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Regional Art Stories Muwerang Mosaic Project

Muwerang Mosaic Project: Navigating Community Consultation during Covid-19

Regional Arts Australia: How did this project begin?

Muwerang Mosaic Project: The community approached The City of Victor Harbor and requested some artwork be put on the Bay Road Bridge. The Bay Road Bridge is a 36 meter long x 1 meter high balustrade wall along the edge of the Inman River (Muwerang). The wall is low to the ground, close to the road and prone to graffiti. After investigation and consultation it was decided that this project would best suit mosaics due to its location. Local Ngarrindjeri elders Aunty Phyllis Williams and Aunty Leonie Williams requested that the artwork has connections to the camp ground, the river and its native flora and fauna.

Local artists Mike Tye and Cedric Varcoe have been identified by the City of Victor Harbor Arts and Cultural Advisory Group as the most appropriate artists to work with the community on this large scale mosaic project. Mike has extensive experience in large scale community public mosaic projects, while local Ngarrindjeri artist Cedric Varcoe's work is very well known and loved by this community. The pair have a successful history of working together on previous community mosaic projects. Both Cedric and Mike are very excited at the potential this project has for developing a large scale high quality public artwork that is created through the development of the communities’ cultural awareness and skills development.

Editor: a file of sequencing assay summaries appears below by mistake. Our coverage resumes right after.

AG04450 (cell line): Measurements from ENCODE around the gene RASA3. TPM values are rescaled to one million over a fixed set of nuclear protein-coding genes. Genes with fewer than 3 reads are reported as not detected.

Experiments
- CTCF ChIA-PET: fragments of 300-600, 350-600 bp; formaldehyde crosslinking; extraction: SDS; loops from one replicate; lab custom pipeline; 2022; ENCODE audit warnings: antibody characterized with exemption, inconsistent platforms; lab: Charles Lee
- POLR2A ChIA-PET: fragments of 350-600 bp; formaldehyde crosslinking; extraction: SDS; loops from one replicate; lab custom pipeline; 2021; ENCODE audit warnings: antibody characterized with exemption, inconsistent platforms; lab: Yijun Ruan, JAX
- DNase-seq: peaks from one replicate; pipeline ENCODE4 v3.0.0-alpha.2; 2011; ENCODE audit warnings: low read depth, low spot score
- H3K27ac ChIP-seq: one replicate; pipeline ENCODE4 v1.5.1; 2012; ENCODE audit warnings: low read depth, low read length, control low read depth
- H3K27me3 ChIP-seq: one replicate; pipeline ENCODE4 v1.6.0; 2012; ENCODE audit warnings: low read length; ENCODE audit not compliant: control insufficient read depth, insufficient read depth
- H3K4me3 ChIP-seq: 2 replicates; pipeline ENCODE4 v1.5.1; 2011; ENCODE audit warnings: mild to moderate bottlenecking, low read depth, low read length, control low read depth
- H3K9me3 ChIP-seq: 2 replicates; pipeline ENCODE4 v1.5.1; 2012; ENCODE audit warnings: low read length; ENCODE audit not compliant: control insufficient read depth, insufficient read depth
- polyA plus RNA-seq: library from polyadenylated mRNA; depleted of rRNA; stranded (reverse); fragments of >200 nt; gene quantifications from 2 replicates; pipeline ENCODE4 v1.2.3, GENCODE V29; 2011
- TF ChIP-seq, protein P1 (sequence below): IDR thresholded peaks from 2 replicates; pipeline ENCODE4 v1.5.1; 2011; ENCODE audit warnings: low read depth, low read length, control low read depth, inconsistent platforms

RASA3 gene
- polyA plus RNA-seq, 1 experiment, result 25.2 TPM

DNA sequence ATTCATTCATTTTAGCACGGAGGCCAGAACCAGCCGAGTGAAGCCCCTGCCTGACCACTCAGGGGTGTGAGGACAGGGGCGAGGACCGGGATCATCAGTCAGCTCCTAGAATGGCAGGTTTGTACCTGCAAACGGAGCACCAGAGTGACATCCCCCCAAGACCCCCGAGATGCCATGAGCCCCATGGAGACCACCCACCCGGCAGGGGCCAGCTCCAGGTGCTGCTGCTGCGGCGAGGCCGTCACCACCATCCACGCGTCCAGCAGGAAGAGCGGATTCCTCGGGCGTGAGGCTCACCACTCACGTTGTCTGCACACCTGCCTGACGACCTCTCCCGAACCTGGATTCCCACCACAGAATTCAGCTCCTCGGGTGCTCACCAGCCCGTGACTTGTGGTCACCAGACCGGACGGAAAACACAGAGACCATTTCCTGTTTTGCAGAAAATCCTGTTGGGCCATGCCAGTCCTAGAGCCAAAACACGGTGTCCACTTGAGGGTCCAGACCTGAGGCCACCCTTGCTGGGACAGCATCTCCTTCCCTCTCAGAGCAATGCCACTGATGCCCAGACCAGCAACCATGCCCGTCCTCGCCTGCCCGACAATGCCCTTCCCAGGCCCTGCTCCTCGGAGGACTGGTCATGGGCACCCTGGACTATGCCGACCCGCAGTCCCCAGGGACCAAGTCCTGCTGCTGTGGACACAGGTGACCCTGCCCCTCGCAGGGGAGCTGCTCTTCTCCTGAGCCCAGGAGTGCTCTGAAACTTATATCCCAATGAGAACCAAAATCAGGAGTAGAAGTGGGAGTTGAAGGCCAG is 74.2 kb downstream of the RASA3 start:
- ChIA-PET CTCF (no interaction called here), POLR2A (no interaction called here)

RAA: What values underpin your collaboration?

MMP: The main value that underpins Cedric and Mike’s collaborative approach is a willing and open exchange of knowledge. This includes the sharing of culture, their general approach to their arts practice and the specific skills each of them bring. Mike and Cedric also value how their collaborations help to expand their experience and potential networks. Both artists are strongly connected to their communities. They value sharing and developing cultural understanding and skills within the community, and this value underpins how they approach and develop all their collaborative projects.

RAA: When dreaming up a public art work how do you balance competing community needs while also maintaining your vision as artists?

MMP: It’s important that community members feel heard and that their vision for the project is taken into account. This takes a lot of listening along with asking specific and direct questions to get to the core of what the community wants. Combining multiple ideas in a way that works with our combined artistic approach can be a challenge. It isn’t always easy, or possible to meet everyone’s desire for a project, however we do our best to capture the core or essence of what the community is asking for.

RAA: Why is it important that Ngarrindjeri and Ramindjeri people's connection to the Inman River—Muwerang are expressed publicly?